Edo and Meiji era Japanese artwork now available for free download

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Attention all designers, artists, fashion enthusiasts and people who just appreciate some nice Japanese artwork: The Smithsonian Libraries should be your best friends.

Among their thousands of other free artwork and books, The Smithsonian Libraries and the Freer and Slacker Galleries, Smithsonian’s Museums of Asian Arts now offer free downloads of thousands of beautiful Japanese prints.

Haven’t you ever wanted the simple yet colorful and whimsical prints of Meiji era (1868-1912) artwork as a digital file on your computer? Yeah, we have too and we’re really excited about this cool find.

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The collection is in fact a series of monthly design magazines, entitled Shin-bijutsukai.They were released in 1902 to show various designs by famous artists of the day. Artists featured include the editor himself, Korin Furuya, and his predecessor, Kamisaka Sekka. Sekka is known for being one of the first to incorporate Western tastes, styles and methods into traditional Japanese-style works. Furuya carried on this new, modern Japanese style and helped spread it around the world.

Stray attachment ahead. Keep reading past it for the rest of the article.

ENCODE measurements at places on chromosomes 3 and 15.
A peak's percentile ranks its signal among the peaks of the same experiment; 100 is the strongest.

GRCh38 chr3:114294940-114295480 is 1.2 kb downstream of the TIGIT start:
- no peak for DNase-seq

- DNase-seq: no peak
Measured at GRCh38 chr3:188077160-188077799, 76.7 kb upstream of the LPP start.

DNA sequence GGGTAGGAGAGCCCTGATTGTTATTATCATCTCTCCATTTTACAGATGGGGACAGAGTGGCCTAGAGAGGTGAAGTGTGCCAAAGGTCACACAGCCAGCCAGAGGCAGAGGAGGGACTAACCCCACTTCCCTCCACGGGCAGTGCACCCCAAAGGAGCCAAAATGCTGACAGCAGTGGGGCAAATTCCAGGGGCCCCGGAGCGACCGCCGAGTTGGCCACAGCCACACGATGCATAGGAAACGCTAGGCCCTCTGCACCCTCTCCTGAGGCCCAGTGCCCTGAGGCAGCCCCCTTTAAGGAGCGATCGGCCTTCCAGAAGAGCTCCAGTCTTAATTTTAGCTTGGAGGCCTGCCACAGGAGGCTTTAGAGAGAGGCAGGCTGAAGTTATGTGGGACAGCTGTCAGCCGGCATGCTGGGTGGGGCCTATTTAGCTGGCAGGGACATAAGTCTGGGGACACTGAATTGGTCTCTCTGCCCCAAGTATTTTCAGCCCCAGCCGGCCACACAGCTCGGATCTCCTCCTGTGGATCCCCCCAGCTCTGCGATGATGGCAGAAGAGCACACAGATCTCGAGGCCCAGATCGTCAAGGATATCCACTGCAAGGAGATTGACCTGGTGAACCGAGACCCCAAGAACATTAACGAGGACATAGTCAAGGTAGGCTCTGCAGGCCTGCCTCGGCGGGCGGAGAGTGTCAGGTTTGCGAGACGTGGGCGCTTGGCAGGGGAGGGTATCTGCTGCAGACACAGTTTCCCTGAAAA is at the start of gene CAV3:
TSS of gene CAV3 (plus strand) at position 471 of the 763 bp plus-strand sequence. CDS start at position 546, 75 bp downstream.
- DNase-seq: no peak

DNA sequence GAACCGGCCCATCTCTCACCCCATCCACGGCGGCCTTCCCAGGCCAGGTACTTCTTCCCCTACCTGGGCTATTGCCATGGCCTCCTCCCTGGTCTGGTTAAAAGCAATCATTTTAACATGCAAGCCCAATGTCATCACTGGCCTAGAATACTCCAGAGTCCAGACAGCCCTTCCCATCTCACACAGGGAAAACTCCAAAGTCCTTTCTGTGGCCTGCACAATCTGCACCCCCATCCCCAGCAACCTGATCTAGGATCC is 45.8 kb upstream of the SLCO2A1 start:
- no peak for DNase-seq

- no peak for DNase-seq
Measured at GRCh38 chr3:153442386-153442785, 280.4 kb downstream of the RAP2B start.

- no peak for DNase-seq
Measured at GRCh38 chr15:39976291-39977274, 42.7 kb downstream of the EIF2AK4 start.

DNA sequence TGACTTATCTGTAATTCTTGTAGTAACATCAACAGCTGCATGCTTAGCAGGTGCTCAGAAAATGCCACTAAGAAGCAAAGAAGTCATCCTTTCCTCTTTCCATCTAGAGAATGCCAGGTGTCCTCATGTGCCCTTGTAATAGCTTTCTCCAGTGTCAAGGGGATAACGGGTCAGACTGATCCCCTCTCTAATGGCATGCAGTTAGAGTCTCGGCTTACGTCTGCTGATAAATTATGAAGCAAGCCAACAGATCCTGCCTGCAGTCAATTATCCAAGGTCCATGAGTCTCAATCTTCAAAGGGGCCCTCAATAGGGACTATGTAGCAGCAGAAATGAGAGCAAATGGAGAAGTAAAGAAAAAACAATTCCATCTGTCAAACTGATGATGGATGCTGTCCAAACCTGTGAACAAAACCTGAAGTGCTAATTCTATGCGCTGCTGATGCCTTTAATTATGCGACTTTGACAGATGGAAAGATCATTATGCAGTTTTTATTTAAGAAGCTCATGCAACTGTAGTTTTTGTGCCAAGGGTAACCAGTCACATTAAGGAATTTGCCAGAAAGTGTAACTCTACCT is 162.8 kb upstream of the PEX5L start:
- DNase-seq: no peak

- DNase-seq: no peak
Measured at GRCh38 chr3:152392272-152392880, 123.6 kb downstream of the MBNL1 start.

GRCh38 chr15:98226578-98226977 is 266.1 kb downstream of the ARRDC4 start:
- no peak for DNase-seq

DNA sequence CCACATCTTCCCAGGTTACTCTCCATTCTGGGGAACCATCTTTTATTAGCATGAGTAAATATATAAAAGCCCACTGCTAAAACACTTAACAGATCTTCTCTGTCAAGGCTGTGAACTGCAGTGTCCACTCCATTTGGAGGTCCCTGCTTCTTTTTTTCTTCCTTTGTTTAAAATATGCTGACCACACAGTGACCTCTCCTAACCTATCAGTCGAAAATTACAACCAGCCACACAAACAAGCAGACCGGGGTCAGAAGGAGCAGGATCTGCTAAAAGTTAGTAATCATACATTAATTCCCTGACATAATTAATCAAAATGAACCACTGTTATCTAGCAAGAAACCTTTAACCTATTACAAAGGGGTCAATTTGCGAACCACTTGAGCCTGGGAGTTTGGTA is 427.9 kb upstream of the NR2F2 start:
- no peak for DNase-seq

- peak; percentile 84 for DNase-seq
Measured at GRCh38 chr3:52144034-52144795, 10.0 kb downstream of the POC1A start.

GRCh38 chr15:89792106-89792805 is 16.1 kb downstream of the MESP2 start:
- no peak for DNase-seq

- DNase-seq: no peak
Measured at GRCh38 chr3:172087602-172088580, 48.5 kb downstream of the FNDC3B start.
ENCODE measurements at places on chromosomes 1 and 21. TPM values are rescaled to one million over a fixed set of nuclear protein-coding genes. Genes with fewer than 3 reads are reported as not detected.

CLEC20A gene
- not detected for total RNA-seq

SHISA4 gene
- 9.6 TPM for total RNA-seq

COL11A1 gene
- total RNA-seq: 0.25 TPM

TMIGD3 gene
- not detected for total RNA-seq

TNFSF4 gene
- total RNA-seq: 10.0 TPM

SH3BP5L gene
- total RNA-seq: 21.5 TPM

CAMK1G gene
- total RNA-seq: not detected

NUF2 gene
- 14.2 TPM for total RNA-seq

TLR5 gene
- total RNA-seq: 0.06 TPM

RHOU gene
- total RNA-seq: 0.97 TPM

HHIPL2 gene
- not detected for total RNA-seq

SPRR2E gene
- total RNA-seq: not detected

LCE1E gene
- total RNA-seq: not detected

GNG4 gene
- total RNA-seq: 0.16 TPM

▼ Can you see the Western influence?

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If you want digital access to the pictures above and hundreds more, head to The Smithsonian Libraries website. There are two volumes of Shin-bijutsukai and both can be downloaded in their entirety by clicking the links towards the bottom of the website here.

Be aware, the files are kind of big, so you might want to stick with computers, not smart phones for this one.

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If you’re more into traditional artwork, the Freer and Slacker Museums also offer countless free downloads of artwork from all over Asia here. In the Japan section, you can find Edo period woodblock prints from world-famous artists, such as Hokusai and Utagawa Hiroshige.

▼ “Wood-block Print of Two Fish with Floral Sprays and a Poetic Inscription” by Utagawa Hiroshige.

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▼ “Merry Makers at Cherry Blossom Festival” by Yeisen

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Sometimes staring at pictures in museums just isn’t enough; you want to get them from the wall and onto your computer. Now you can and what’s even better, is that they’re available for free. Thank you technology and thank you Smithsonian Library.

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